When the coronavirus pandemic forced students into remote learning this past spring, many telecommunications companies stepped up to offer free or deeply discounted home broadband access to families who couldn’t afford it. Now, those temporary offers have largely expired — and yet remote learning seems likely to continue in at least some capacity when school resumes this fall.
This raises key questions for K-12 leaders to resolve: How will students from low-income families connect to the internet to learn from home if they can’t attend school physically this fall? What role can school systems play in ensuring home broadband access for all students, given the budget crisis many districts will be facing next year?
The simplest solution would be for the Federal Communications Commission (FCC) to lift the restrictions barring E-rate recipients from using their networks to extend broadband service into students’ homes. However, this scenario isn’t likely to happen, according to John Harrington, CEO of the consulting firm Funds For Learning (FFL), which helps schools successfully apply for E-rate discounts.
In an interview, Harrington said that FCC Chairman Ajit Pai believes the agency doesn’t have the legal authority to lift this rule. Instead, he said, K-12 leaders must look to Congress for help — and Harrington urged leaders to contact their senators and representatives to lobby for more federal aid to support home broadband access.
In May, the U.S. House of Representatives approved a second coronavirus stimulus bill, known as the Health and Economic Recovery Omnibus Emergency Solutions (HEROES) Act. The bill would provide $90 billion in additional money for K-12 schools and colleges, as well as $1.5 billion for an Emergency Connectivity Fund administered by the FCC to pay for WiFi hotspots and other home connectivity solutions to help with remote learning. (As of press time, the Senate had yet to take up the bill.)
The HEROES Act is a good start, Harrington said — but it doesn’t come close to meeting the need for home broadband access across the United States.
According to a report from Common Sense Media, some 15 million to 16 million students (about 30 percent) lack either high-speed internet access or a computing device to learn from home — and 9 million students lack both. What’s more, as many as 400,000 teachers face the same barriers in teaching from home.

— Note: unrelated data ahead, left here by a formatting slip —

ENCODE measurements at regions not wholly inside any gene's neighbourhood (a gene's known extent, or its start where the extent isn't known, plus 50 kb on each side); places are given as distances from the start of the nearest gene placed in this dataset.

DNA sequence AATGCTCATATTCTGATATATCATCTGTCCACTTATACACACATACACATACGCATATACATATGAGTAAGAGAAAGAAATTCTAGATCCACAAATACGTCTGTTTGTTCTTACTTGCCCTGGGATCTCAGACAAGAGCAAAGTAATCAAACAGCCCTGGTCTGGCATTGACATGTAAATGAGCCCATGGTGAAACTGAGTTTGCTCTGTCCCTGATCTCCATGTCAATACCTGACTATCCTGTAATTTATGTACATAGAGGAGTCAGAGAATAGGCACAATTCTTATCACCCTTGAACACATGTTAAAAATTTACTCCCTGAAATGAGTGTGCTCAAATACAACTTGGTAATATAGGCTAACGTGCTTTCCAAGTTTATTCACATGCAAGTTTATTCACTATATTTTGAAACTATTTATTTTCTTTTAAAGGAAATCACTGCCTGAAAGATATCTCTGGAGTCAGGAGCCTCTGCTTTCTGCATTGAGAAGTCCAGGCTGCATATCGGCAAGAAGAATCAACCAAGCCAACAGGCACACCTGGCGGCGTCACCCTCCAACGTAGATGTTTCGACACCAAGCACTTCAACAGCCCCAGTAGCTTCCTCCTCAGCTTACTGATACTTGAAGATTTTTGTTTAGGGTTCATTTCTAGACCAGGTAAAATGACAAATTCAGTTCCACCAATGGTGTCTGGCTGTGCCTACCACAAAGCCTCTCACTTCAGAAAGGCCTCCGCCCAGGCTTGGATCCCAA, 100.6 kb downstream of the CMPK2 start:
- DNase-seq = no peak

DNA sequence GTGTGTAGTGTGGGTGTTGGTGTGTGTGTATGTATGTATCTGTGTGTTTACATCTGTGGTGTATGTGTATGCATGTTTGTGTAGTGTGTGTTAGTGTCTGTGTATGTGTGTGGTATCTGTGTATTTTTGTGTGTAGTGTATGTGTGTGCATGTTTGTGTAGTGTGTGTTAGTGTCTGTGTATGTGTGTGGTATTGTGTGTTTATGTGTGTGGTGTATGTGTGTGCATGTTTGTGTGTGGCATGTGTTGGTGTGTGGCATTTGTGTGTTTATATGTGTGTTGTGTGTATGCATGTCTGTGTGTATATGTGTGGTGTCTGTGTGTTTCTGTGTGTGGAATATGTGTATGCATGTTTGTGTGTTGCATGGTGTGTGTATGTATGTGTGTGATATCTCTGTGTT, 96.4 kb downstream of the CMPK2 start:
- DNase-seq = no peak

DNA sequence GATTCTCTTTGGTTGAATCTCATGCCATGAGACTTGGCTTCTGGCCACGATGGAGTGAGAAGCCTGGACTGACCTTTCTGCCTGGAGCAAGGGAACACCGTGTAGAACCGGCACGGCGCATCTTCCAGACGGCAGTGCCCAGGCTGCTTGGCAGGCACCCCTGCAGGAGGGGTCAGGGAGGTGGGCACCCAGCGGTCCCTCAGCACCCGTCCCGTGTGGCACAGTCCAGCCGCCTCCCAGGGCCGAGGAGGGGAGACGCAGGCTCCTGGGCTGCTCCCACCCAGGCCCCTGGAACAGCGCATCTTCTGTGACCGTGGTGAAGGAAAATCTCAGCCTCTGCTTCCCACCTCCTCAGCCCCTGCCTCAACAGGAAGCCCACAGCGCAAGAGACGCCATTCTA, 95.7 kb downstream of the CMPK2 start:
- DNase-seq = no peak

Using federal Census data, the U.S. Government Accountability Office (GAO) estimates that 9 percent of U.S. families can’t afford home broadband access, FFL says — which works out to 7.15 million U.S. households. Equipping these households with a digital device, broadband service, and internet security would cost an estimated $7.5 billion altogether, FFL calculates.
Working with the Schools, Health, and Libraries Broadband Coalition and the State E-rate Coordinators Alliance, FFL has drafted a proposal that would close this gap. The plan, called the Remote Learning During COVID-19 Initiative, calls for $5.25 billion in federal funding for schools and libraries to provide broadband access for families who can’t afford it.
The funding would be distributed according to the E-rate formula, with schools and libraries contributing a portion of the cost themselves based on National School Lunch Program data. More than 1,900 individuals and organizations have endorsed the proposal, including the American Library Association and personnel from hundreds of school systems.
Although the proposal hasn’t made it into a House or Senate bill yet, Harrington said he’s heard interest from lawmakers on both sides of the political aisle. He urged K-12 leaders to sign the letter endorsing the plan or at least contact their federal legislators to raise awareness of the need for home broadband access to support remote learning — and to think about contingency plans if Congress doesn’t act before the new school year begins.
“The ‘homework gap’ is a misnomer,” he noted. “It’s no longer just about homework. The COVID-19 pandemic has revealed how essential home broadband access is for students to learn.”